• Minimum wages can make for maximum consternation

    Minimum-wage policies affect about 15 per cent of the workforce, and while forgoing 60,000 jobs by the end of 2019 is not a desirable outcome for our economy, and for younger workers who stand to be hardest hit, it’s not catastrophic in a labour market that created close to 500,000 new jobs last year… None of the preceding is to say that hurriedly jacking Ontario’s minimum wage from $11.60 to $15 in less than two years… was a good idea.

  • Disruption we can get behind

    The main innovation of most self-declared disruptors is that they’ve found a way to take an even bigger share of the wealth from the workers who produce it than was possible before we all carried around the internet in our pockets. It’s not the disruptors who are the biggest problem, it’s the inequality—in incomes, in power and in access to scarce resources—which is worsening in Canada, to the benefit of a small number of established and disruptive elites alike.

  • $14 minimum wage, free pharmacare for young people, other Ontario regulatory changes start Jan. 1

    Thousands of workers will also get an extra week of vacation, and sick notes for the boss are banned among a host of changes that take effect Jan. 1… New Year’s Day sees the minimum wage surge $2.40 an hour to $14 and a new pharmacare plan — the first of its kind in Canada — called OHIP+ covering 4 million children, teens and young adults under 25… Other changes coming January 1 include: a 22.5-per-cent cut in the corporate income tax rate, from 4.5 per cent to 3.5, for small businesses to offset the higher minimum wage

  • Massive disruption is coming to the job market, and Ontario isn’t ready

    Firms need to retool and rethink their entire human-capital strategy and approaches to their labour force. This includes upgrading performance-management approaches to provide appropriate incentives, better tracking of employee skills and job profiles that better reflect new requirements… Industry associations also need to support the effort, by helping to identify new skills, developing accreditations where appropriate and ensuring our key sectors are leveraging best practices globally.

  • It’s time to stop fighting about imaginary ‘isms’

    … there has never been a politician or thinker or party leader who has declared him or herself “neoliberal” – not one. The idea exists only in the minds of people opposed to it… in the 1980s… Neoliberal development theory, known for the slogan “trade not aid,” tried to help once-authoritarian countries restore functioning markets… no politician or thinker who has declared him or herself a “cultural Marxist” – not one. The idea exists only in the minds of people opposed to it.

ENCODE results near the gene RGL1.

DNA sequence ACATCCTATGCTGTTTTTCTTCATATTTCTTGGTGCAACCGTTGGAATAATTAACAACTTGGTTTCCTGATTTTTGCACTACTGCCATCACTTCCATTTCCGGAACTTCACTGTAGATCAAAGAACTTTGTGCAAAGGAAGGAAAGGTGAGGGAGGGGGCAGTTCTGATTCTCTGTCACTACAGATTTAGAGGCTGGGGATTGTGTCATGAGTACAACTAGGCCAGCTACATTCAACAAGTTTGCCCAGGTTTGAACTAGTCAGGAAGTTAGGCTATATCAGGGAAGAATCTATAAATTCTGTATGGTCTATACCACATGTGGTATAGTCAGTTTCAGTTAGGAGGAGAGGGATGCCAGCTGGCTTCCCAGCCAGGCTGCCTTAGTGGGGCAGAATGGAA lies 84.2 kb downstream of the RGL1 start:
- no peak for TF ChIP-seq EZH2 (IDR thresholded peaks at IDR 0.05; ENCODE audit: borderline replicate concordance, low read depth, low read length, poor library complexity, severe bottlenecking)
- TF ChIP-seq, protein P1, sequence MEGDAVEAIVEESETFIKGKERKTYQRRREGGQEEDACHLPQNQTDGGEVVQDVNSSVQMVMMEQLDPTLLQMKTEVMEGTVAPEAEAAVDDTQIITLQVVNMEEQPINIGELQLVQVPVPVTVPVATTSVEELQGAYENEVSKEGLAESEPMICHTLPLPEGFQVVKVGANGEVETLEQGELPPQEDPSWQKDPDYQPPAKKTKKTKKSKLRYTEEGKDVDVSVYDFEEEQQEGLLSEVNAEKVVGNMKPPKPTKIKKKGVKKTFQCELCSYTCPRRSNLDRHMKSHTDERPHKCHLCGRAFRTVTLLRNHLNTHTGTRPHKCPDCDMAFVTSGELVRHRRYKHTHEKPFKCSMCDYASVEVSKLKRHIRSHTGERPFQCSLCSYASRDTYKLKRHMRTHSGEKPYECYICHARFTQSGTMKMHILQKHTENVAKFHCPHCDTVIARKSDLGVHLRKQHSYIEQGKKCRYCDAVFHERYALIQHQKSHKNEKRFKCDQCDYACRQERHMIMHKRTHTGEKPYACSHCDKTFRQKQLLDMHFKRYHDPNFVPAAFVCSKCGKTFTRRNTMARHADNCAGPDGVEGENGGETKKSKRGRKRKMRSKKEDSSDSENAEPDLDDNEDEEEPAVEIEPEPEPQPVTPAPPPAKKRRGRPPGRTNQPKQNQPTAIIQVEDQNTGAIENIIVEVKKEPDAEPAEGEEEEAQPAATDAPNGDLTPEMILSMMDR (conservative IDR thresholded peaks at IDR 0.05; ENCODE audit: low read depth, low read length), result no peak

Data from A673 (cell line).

• Can the First Nations poverty trap be broken?

    Federal law also limits use of on-reserve property as collateral, severely restricting Indigenous people’s ability to start businesses or get personal loans. If Canada’s current efforts at reconciliation with its First Nations are to bear fruit over the long term, creating a financial system that works for Indigenous populations must be a priority. One solution that could help: Tapping the potential of Canada’s $9.2-billion “impact investing” market.

  • Now is the time for broad reform of Canada’s productivity-killing tax system

    … the Canadian tax system is a creaking, productivity-killing wreck: hugely over-complicated, and riddled with unjustified deductions and exemptions that distort economic decisions and bleed the government of revenues… Better by far to raise output — the base on which taxes are applied… by a sustained increase in national productivity… Enter tax reform. While there are other things we can do to spur productivity (for example, opening protected sectors of the economy to greater competition), tax reform is essential.

  • It’s time to take another look at our tax system

    … Touted as among the best ways to create jobs, corporate tax cuts have by most accounts turned out to be no such thing… every dollar spent on infrastructure spending, income supports or housing investments is seven times more effective in creating jobs… for every dollar corporations pay to the Canadian government, individual taxpayers now pay $3.50 – a result not only of repeated cuts, but also of a slew of tax loopholes and international treaties introduced in recent decades that promote or at least facilitate corporate tax avoidance.

  • Why relying on GDP is unethical

    since the GDP only values certain types of economic activity, it presents a fundamentally distorted and dishonest picture of the economy… Unpacking what the GDP “values” and “doesn’t value” shows why we need a new model and new language to identify and describe positive economic activity if we are to properly measure and enhance the well being… So the next time you hear “GDP,” don’t think “gross domestic product,” think “generating deceptive propaganda,” because that’s exactly what’s going on.

  • The Lion’s Share: Pension deficits and shareholder payments among Canada’s largest companies

    This study examines the status of the defined benefit (DB) pension plans of Canada’s largest publicly-traded companies. Thirty-nine companies on the S&P/TSX 60 maintain DB pension plans, amounting to one-third of all private sector pension plan assets in Canada. However, only nine plans were fully funded in 2016. Together, the 39 companies oversaw a $10.8 billion deficit in their pension plans in 2016, while increasing shareholder payouts from $31.9 billion in 2011 to $46.9 billion last year.